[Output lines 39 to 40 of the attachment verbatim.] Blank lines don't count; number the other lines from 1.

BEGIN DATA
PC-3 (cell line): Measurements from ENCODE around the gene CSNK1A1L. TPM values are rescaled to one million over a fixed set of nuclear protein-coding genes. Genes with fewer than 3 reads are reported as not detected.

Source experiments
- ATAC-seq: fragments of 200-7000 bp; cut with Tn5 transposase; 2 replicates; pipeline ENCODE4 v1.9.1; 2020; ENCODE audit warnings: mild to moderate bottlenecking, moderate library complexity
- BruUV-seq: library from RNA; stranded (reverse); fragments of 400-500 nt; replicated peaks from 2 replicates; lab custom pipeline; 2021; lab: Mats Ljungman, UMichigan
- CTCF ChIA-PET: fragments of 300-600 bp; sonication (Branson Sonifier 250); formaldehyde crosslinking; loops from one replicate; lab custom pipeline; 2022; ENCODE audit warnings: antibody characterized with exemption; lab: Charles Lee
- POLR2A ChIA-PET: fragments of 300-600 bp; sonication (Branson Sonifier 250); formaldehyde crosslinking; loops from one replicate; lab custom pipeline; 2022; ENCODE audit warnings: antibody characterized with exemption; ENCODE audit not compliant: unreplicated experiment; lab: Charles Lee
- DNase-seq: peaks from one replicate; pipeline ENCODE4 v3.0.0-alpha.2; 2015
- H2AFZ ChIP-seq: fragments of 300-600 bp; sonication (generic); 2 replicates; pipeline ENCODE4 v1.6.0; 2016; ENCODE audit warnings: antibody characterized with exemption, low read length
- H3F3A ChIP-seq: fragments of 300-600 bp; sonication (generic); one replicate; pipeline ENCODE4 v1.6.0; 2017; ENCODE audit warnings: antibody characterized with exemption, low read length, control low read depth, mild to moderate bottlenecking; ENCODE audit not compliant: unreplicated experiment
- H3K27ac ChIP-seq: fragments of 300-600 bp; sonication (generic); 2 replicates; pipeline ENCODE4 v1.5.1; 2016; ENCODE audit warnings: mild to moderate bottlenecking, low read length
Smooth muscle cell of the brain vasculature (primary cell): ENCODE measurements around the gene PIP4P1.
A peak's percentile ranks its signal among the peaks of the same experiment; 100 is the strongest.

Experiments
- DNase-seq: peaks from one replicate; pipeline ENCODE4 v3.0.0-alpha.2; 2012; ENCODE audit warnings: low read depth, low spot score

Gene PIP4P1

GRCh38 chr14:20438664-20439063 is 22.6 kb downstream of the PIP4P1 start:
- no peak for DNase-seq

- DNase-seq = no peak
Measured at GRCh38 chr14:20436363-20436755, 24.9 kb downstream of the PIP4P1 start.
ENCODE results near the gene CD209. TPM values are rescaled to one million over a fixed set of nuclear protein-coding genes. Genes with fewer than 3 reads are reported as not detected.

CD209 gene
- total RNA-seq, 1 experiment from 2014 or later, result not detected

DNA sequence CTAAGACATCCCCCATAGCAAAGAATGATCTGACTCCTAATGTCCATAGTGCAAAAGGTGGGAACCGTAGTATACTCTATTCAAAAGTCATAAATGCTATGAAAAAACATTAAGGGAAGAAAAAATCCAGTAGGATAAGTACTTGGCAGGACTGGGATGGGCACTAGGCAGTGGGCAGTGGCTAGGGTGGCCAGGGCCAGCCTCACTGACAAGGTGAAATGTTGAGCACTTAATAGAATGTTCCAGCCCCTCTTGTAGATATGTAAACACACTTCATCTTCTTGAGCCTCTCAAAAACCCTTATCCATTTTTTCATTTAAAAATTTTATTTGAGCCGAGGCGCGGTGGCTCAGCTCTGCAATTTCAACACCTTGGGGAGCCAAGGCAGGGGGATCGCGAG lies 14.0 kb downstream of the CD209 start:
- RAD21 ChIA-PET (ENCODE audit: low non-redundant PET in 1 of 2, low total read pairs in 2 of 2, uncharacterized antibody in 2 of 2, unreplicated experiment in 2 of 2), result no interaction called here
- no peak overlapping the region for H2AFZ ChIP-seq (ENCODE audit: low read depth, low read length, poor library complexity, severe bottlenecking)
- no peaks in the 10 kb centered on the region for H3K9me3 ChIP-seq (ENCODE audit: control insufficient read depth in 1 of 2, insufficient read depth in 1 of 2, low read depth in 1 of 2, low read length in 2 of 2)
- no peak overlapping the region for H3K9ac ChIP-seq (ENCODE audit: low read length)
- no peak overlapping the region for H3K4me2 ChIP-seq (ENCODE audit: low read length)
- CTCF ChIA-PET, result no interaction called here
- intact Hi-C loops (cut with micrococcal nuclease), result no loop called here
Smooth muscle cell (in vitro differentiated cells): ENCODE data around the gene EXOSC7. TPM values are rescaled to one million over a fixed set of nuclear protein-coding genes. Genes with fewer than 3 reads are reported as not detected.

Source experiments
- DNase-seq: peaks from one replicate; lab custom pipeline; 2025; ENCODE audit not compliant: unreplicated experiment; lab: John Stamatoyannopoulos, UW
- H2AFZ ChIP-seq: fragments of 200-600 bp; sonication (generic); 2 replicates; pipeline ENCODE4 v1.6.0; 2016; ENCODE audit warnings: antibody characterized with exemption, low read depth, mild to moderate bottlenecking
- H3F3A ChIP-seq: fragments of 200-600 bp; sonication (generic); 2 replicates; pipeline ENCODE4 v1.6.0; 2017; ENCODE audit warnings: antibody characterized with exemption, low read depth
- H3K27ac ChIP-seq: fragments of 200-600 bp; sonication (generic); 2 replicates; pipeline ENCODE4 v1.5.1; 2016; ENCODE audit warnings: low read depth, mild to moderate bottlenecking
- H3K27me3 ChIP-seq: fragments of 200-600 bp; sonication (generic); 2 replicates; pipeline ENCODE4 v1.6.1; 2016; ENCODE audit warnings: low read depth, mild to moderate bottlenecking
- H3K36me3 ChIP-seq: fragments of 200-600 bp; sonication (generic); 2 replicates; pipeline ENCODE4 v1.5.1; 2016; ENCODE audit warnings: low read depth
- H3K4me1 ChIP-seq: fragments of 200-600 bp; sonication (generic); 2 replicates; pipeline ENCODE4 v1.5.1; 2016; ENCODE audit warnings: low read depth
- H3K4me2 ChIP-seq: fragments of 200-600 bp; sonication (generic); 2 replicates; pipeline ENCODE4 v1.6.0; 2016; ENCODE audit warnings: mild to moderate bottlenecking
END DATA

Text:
- H3K4me1 ChIP-seq: fragments of 200-600 bp; sonication (generic); 2 replicates; pipeline ENCODE4 v1.5.1; 2016; ENCODE audit warnings: low read depth
- H3K4me2 ChIP-seq: fragments of 200-600 bp; sonication (generic); 2 replicates; pipeline ENCODE4 v1.6.0; 2016; ENCODE audit warnings: mild to moderate bottlenecking